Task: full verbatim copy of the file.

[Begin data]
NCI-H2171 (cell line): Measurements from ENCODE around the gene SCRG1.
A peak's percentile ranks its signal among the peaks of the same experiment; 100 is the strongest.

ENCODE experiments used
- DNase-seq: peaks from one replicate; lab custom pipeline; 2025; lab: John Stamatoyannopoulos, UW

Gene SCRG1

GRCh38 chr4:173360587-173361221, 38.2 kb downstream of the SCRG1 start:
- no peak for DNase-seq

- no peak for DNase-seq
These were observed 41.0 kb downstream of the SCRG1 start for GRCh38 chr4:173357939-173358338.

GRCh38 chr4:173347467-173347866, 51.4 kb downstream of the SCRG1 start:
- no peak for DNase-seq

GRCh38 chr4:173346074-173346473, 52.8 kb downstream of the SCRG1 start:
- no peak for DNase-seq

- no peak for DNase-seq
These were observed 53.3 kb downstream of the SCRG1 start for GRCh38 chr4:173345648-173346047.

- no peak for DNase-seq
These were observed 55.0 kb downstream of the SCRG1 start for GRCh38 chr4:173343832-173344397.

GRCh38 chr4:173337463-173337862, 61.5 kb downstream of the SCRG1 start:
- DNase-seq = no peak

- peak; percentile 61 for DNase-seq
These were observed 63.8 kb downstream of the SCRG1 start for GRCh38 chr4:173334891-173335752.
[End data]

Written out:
NCI-H2171 (cell line): Measurements from ENCODE around the gene SCRG1.
A peak's percentile ranks its signal among the peaks of the same experiment; 100 is the strongest.

ENCODE experiments used
- DNase-seq: peaks from one replicate; lab custom pipeline; 2025; lab: John Stamatoyannopoulos, UW

Gene SCRG1

GRCh38 chr4:173360587-173361221, 38.2 kb downstream of the SCRG1 start:
- no peak for DNase-seq

- no peak for DNase-seq
These were observed 41.0 kb downstream of the SCRG1 start for GRCh38 chr4:173357939-173358338.

GRCh38 chr4:173347467-173347866, 51.4 kb downstream of the SCRG1 start:
- no peak for DNase-seq

GRCh38 chr4:173346074-173346473, 52.8 kb downstream of the SCRG1 start:
- no peak for DNase-seq

- no peak for DNase-seq
These were observed 53.3 kb downstream of the SCRG1 start for GRCh38 chr4:173345648-173346047.

- no peak for DNase-seq
These were observed 55.0 kb downstream of the SCRG1 start for GRCh38 chr4:173343832-173344397.

GRCh38 chr4:173337463-173337862, 61.5 kb downstream of the SCRG1 start:
- DNase-seq = no peak

- peak; percentile 61 for DNase-seq
These were observed 63.8 kb downstream of the SCRG1 start for GRCh38 chr4:173334891-173335752.